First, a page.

As described above, steroids reduce the inflammation in the lungs.  The most commonly used steroid through a nebulizer is Budesonide (Pulmicort®).  Fluticasone (Flovent®) is a commonly used steroid in a Metered Dose Inhaler (MDI).  Steroids are usually used once or twice a day.  It may take a couple of days for their effect to take hold, but the benefit can last for several days.  Inhaled steroids are most effective at preventing asthma attacks when used every day over weeks to months.

Albuterol is called a "rescue" treatment, during acute attacks.  It relaxes the spasm in the airway's smooth muscles.  Albuterol can be given as often as every 4 hours (or occasionally even more frequently), but its effect lasts only 4 hours.  It is available for nebulizers as a generic medication.  Unfortunately, albuterol MDI's are only available as brand-name medicines (such as Proventil® or Ventolin®), which makes them expensive unless covered by insurance.l

Albuterol should be given right away if a child with asthma develops a cough, wheeze or trouble breathing.  If a child needs albuterol more than once a week, he probably needs to increase his daily preventative treatment.

Oral steroids (prednisone, prednisolone or dexamethasone) can be used as a short “burst” for severe attacks.  For children with more severe asthma, we may recommend that you keep a small supply at home in your medicine cabinet.  If a child has a bad attack, we may instruct you by phone to give the oral steroids until you can get to our office; sometimes this will avoid a trip to the hospital.

If daily inhaled steroids are not sufficiently effective to prevent recurrent attacks, other daily medication may be started.  Singulair® (montelukast), one oral dose daily, is easy and effective (and also can treat hay fever).  Behavioral side effects can occur but are rare.  Sometimes we use higher doses of inhaled steroids, or a combination medication such as Advair®.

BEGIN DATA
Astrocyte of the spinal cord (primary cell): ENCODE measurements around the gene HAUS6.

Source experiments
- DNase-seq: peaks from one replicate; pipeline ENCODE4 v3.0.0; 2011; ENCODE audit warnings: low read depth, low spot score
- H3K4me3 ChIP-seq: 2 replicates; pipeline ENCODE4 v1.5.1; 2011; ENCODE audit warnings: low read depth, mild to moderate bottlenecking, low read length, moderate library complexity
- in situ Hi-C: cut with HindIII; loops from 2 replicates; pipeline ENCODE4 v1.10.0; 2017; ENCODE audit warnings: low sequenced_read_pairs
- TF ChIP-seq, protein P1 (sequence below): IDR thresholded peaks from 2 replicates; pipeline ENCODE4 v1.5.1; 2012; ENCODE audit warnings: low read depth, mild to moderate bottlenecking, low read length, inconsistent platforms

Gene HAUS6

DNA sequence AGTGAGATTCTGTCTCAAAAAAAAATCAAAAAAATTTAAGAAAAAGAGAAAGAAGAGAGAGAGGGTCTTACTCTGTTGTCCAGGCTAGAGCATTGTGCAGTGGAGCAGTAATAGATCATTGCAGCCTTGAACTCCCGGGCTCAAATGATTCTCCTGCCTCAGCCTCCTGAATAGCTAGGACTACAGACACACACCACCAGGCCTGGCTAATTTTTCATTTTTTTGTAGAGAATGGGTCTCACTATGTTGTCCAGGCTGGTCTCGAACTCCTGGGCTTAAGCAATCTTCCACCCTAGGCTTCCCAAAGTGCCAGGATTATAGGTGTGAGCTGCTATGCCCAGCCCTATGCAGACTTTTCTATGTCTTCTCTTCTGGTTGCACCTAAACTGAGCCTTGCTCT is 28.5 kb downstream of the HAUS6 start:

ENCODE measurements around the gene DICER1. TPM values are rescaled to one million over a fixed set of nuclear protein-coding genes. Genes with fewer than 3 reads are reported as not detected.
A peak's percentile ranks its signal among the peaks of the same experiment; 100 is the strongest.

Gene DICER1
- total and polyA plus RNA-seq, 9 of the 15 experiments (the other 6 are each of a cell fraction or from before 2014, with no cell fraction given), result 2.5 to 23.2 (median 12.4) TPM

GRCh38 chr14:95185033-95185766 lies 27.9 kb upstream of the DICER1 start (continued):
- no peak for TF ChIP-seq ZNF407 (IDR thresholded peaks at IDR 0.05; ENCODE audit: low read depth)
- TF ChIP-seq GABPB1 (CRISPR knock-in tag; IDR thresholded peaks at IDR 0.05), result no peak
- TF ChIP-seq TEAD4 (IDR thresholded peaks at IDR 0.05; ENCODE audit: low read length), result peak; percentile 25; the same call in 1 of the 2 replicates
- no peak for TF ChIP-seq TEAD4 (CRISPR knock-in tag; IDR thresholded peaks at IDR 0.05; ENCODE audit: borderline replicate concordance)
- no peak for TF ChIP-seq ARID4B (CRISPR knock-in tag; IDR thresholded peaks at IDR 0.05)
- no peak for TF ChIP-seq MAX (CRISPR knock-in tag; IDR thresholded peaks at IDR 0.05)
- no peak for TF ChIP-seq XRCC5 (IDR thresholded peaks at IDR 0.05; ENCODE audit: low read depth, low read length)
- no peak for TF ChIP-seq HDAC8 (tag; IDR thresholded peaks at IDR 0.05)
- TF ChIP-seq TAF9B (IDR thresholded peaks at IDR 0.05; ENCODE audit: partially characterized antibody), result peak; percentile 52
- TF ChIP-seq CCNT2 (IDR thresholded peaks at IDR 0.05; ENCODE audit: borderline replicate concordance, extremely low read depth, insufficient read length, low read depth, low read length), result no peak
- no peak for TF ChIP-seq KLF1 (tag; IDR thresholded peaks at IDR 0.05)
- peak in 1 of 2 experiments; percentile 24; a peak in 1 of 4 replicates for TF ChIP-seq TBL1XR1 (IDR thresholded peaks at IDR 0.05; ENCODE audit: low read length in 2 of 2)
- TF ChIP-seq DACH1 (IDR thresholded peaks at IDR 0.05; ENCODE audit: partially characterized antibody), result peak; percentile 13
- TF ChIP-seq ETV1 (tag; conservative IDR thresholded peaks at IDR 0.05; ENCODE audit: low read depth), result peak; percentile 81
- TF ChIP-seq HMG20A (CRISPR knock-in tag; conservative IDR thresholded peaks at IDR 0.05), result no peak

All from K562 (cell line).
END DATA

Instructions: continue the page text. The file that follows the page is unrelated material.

How are the medications administered?

Asthma medicines are usually inhaled, through a nebulizer machine or with a Metered Dose Inhaler (MDI).


Albuterol and budesonide (Pulmicort®)are medications for the nebulizer machine, sold in small, disposable, individual-dose vials, about 24 in a box.  You may get them from your pharmacy with a prescription from us.

The nebulizer machine forces compressed air through a length of tubing, to a mask or T-tube.  The medications are emptied into a holding container on the mask or T-tube, and the compressed air makes a mist that the child breathes.  (Albuterol and budesonide may be administered together in the nebulizer.)  Administering a dose takes about 5 minutes.

Infants and younger children must use a mask on their face with the nebulizer.  The mask must be in physical contact with the child's face so that the medication mist does not escape - even if the child cries and fights!  Over time, if children learn that they have no choice but to take each dose of their nebulizer medicine, they usually calm down and accept it.

Older children may be able to breathe through a T-tube, keeping it tightly in their mouth until the medication chamber is empty.

Nebulizer machines can be obtained through our office, or delivered to your home by a 3rd party, depending on your health insurance plan.  You can also buy convenient portable, rechargeable nebulizers on the internet.

            Metered Dose Inhalers (MDI's):

MDI albuterol and inhaled steroids are very convenient. They are easy to transport, they take less than a minute to use, and they work just as well as nebulizers when used correctly.

However, there is a technique to using MDI's that must be learned and practiced, in order to benefit from the medication.  Many children and adults do not learn the correct MDI technique, unless they are taught properly and practice daily.  It is crucial to be inhaling at the moment that the MDI is actuated (pressed).  Please ask us to demonstrate the correct technique, or see the excellent videos at this website:


What are the side effects of asthma medication?

In some patients, albuterol may cause jitteriness or a rapid heart rate.  Usually this effect resolves within 20 minutes or so.  If the jitteriness is excessive an alternative medication (such as Xopenex®) can be tried, although it is more expensive.  In those rare patients with a known cardiac arrhythmia, caution must be used when giving albuterol.

Inhaled steroids generally have no side effects at all.  Very rarely, a yeast infection in the mouth (thrush) will develop, which is easily treated.